11. Only in a society which maintains a level of 95% of alimony and child support being paid by men to women can men and women be considered as equals.

12. An airline stewardess who earned $20,000 a year at the time that she married a baseball player earning $6 million a year is entitled, in the event of a divorce, to $3 million for each year of the marriage and probably more.

13. A man's opinions on how to rear and/or raise a child are invalid because he is not the child's mother. However, his financial obligation is greater because no woman gets pregnant by herself.

14. Disagreeing with any of these statements makes you anti-woman and/or a misogynist.

15. Legislature Seats must be allocated to women and women must be allowed to bypass the democratic winnowing process in order to guarantee female representation and, thereby, make democracy fairer.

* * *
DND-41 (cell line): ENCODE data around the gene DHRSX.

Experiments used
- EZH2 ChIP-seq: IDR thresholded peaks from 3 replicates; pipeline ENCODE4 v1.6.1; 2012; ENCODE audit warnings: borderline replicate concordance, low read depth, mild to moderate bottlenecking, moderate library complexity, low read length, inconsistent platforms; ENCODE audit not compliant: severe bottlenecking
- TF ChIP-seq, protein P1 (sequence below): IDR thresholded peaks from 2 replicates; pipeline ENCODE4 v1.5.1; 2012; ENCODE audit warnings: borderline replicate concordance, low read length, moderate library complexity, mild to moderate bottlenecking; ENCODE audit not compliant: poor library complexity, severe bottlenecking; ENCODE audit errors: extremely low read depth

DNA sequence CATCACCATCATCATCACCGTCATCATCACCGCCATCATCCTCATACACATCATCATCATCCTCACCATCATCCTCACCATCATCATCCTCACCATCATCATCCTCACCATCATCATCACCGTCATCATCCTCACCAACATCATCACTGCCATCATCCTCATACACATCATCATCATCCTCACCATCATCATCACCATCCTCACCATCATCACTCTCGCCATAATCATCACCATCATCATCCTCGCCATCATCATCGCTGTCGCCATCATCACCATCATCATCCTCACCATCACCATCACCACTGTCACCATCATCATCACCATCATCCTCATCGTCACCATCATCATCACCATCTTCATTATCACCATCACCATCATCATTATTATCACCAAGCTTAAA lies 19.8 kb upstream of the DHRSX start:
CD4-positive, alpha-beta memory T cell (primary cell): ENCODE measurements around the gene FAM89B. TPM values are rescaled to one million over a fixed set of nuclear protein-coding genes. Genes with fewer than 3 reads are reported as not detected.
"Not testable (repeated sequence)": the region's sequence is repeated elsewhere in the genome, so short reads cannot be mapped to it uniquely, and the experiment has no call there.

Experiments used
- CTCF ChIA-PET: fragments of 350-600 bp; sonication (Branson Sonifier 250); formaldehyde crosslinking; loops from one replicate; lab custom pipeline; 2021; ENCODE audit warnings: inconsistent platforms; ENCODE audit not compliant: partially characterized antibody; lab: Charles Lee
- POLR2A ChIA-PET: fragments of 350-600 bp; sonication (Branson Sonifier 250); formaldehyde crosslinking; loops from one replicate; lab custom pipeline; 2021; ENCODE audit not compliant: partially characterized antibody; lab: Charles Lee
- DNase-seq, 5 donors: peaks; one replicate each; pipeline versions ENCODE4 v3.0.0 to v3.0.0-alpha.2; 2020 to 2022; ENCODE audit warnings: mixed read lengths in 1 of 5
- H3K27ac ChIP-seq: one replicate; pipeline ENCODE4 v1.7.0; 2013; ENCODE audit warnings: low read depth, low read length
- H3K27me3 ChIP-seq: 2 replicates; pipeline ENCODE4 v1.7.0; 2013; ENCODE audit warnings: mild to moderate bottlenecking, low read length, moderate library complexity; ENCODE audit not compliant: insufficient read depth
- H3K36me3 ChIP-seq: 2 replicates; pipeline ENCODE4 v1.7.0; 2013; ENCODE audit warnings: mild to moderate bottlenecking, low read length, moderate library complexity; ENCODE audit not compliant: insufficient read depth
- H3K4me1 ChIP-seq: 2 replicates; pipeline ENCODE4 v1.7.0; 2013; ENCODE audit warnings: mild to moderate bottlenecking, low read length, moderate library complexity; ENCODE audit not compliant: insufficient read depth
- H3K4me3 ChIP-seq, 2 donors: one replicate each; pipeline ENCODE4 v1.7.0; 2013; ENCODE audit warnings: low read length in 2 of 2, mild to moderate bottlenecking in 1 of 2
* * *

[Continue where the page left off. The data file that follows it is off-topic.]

25 August 2007 at 06:17:00 GMT-5  
Anonymous Anonymous said...

"That cover looks like it was done in 1973."

That'll partly be down to the Cooper Black headline, a very popular typeface in the Seventies for some reason, even though it was created in the 1920s. (Here endeth today's font lesson.)

Don't literary types like the term "graphic novel" because it has the word "novel" in it? Broadsheet reviews like those in The Guardian seem to use the term exclusively now. I recall being struck many years ago by the oddity of the word "novel" when applied to books; in that context it's a word whose actual meaning and origin one rarely considers, like (as mentioned above) rock'n'roll. Or jazz, or punk, etc, etc.

25 August 2007 at 08:01:00 GMT-5  
Anonymous Anonymous said...

Dee Dee Ramone was a genuine punk!

25 August 2007 at 10:26:00 GMT-5  
Blogger robsalk said...

Eddie -